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I'm working on an open health survey application, planned to be used in developing country.

The basic idea is that survey interviews are crowdsourced - they are performed by unorganized volunteers who submit forms data of the interviews they performed by using their mobile devices, and each survey is accompanied by the GPS data of the interview location.

Traditional surveys compiled by government agencies are usually implemented using some standard sampling model - usually a probability sampling model. This requires a lot of centralized planning that cannot be always performed. (mentioned this to put my question in the right context)

We can say that a volunteer will implement a convenience sampling around his area. He will interview arbitrarily number of people he can reach.

The basic problem is: How can understand and characterize the overall sampling model of this surveying system? Are there any methodologies or composed models to deal with such cases?

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Short answer: This is a convenience sample. There is nothing you can do to justify it.

A somewhat longer answer: you are in the same boat as many social networks that run their internal surveys without having much idea as to who would respond to a one-question survey that would appear randomly on Facebook or Google+... except that unlike these giants, you don't have any data on those who did not respond. The survey and public opinion research community generally frown upon this type of work, as it is not at all clear how the results of these heavily biased sample can be generalized to the total population (if at all). You can attempt to reweight according to the known demographics, but then you will end up with a variation of weights from 1 for a person who only represent themselves to 1,000,000 assigned to the only 70+ male in the population who knows how to use a computer (and is likely not representative of the remaining 1,000,000 70+ males, anyway).

Additional reading: "How To Lie With Statistics" opens with a chapter on biased samples. If you can read it and not weep in frustration about your sample design, you can move on. If you rely on volunteers, your sample with be biased towards young and urban populations with better access to electronic gadgets. Likewise, "What is a Survey" booklet put together by Fritz Scheuren, past president of the American Statistical Association, opens up with the picture of Harry Truman whose victory could not have been predicted by the biased polling techniques that existed at the time.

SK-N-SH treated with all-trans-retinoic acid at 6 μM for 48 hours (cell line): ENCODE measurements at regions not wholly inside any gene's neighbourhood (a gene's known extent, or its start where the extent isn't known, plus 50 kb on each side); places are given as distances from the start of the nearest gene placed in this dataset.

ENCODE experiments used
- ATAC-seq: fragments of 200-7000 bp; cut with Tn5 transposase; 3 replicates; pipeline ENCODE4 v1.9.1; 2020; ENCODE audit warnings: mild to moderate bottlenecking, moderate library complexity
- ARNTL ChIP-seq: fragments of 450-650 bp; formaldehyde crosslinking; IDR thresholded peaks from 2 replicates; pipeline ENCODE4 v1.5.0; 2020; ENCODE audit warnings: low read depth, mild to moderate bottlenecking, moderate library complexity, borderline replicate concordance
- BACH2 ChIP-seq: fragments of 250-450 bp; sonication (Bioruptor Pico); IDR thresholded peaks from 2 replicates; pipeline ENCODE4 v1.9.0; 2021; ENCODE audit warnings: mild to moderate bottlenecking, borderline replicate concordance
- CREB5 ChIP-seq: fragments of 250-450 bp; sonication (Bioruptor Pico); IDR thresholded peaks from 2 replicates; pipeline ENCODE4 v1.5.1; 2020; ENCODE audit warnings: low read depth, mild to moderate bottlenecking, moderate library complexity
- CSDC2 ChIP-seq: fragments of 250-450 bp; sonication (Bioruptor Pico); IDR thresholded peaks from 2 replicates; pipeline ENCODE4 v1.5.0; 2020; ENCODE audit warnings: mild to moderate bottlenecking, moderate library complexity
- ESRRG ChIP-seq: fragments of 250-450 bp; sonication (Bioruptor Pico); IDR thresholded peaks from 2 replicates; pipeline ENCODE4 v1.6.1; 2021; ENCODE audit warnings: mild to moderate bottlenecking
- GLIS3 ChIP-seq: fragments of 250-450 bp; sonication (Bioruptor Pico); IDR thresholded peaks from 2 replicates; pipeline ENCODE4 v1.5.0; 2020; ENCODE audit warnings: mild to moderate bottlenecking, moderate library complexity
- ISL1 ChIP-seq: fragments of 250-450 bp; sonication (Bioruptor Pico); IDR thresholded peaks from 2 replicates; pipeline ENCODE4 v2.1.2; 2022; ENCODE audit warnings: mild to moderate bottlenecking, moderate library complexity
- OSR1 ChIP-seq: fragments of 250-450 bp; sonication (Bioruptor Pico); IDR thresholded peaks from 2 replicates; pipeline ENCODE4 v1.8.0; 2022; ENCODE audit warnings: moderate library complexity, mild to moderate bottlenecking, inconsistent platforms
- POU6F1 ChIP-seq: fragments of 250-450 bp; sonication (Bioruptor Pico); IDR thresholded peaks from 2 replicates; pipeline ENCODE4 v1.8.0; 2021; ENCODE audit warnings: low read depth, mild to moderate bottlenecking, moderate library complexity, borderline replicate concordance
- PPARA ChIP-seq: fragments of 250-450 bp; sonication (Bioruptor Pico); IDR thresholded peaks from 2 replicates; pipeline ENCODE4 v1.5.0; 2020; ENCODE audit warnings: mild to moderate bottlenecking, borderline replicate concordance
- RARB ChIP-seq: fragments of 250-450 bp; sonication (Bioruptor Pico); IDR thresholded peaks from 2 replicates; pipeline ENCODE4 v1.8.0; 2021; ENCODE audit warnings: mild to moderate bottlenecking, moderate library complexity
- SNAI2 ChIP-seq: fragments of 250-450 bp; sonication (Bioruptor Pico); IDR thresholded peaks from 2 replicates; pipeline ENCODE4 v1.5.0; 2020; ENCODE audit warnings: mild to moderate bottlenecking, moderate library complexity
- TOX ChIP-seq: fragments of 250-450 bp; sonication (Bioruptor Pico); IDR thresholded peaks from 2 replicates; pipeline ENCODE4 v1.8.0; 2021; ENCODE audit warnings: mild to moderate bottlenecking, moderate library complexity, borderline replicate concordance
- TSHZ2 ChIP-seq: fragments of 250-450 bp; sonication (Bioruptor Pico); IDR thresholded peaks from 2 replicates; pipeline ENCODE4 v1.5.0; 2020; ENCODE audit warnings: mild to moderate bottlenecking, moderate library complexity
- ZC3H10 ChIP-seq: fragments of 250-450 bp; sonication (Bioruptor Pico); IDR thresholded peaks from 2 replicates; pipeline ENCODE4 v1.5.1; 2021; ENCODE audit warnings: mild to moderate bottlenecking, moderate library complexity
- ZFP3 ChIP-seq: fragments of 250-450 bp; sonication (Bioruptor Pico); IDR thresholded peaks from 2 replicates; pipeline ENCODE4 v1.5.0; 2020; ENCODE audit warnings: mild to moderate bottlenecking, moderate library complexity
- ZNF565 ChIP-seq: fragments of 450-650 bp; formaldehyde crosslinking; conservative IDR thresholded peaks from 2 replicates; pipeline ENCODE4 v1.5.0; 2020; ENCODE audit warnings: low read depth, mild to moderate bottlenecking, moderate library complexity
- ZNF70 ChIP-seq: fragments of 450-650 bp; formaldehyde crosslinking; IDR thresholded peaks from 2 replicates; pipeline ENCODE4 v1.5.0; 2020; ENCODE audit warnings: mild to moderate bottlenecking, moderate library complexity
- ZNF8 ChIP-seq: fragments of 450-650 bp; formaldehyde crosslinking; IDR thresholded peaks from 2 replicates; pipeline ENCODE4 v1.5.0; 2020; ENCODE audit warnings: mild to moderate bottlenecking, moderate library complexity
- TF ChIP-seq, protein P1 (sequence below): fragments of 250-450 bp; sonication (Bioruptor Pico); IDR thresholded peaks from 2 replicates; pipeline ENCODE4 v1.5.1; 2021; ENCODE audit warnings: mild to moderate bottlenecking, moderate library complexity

There is some research on hard to reach populations. One well-known project was a study into the number of excess deaths in Iraq where geographical areas were sampled, and in each area, the local doctor would try to solicit interviews from every household in the city block. There's been mounting critique of this design, but however compromising it was, it still had its sampling component. See papers in Lancet (as you probably know, you cannot get any more prestigious in the medical world) http://dx.doi.org/10.1016/S0140-6736(04)17441-2 and http://dx.doi.org/10.1016/S0140-6736(06)69491-9.

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  • $\begingroup$ (+1) Stas, is there something fundamentally different here from quota sampling? Just curious, a cursory reading of the question makes it look like just a change in terminology. Also, briefly, what are the main critiques of the Iraq cluster sampling study? I remember seeing this when it first came out and reading a bit on it. $\endgroup$ – cardinal Apr 16 '12 at 18:32
  • $\begingroup$ I suppose one difference is that there is no quota per individual... ;) $\endgroup$ – cardinal Apr 16 '12 at 18:37
  • $\begingroup$ Thank you very much! Now, I have good understanding before I redesign the idea! $\endgroup$ – al-Amjad Tawfiq Isstaif Apr 16 '12 at 18:37
  • $\begingroup$ en.wikipedia.org/wiki/Lancet_surveys_of_Iraq_War_casualties $\endgroup$ – StasK Apr 17 '12 at 21:23
  • $\begingroup$ I think there were issues with the small number of clusters, and one cluster ending up an outlier where the military activity was way higher than anywhere else in the country. For me, the first thing to look at would be AAPOR and ASA statements about the study. While Lancet may be a great medical journal, and John Hopkins, a great medical, sniffing at AAPOR authority and denying them the methodology documents was just unprofessional. $\endgroup$ – StasK Apr 17 '12 at 21:33

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